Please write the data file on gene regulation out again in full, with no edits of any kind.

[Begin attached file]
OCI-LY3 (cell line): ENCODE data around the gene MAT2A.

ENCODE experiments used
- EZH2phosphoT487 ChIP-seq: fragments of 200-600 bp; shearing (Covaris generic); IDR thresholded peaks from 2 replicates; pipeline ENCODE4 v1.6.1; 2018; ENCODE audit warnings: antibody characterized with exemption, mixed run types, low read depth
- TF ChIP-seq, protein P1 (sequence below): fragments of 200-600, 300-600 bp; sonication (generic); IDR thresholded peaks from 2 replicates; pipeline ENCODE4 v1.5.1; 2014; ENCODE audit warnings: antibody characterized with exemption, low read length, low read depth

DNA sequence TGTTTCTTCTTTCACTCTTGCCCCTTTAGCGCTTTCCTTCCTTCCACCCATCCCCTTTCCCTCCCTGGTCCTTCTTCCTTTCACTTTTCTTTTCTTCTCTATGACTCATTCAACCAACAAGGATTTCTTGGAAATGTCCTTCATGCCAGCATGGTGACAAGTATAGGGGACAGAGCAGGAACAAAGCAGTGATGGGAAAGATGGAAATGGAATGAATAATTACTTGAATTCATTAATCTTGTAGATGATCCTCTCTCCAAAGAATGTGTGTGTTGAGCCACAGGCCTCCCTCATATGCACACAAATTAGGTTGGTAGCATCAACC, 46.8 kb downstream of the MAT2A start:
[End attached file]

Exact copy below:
OCI-LY3 (cell line): ENCODE data around the gene MAT2A.

ENCODE experiments used
- EZH2phosphoT487 ChIP-seq: fragments of 200-600 bp; shearing (Covaris generic); IDR thresholded peaks from 2 replicates; pipeline ENCODE4 v1.6.1; 2018; ENCODE audit warnings: antibody characterized with exemption, mixed run types, low read depth
- TF ChIP-seq, protein P1 (sequence below): fragments of 200-600, 300-600 bp; sonication (generic); IDR thresholded peaks from 2 replicates; pipeline ENCODE4 v1.5.1; 2014; ENCODE audit warnings: antibody characterized with exemption, low read length, low read depth

DNA sequence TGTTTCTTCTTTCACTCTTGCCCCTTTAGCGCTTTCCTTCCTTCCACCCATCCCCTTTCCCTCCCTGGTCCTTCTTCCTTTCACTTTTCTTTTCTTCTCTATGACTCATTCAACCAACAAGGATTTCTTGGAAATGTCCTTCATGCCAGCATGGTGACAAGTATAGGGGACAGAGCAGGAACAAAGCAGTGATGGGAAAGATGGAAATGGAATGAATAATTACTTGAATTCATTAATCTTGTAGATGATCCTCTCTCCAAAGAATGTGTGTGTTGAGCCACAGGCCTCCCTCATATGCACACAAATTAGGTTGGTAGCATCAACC, 46.8 kb downstream of the MAT2A start: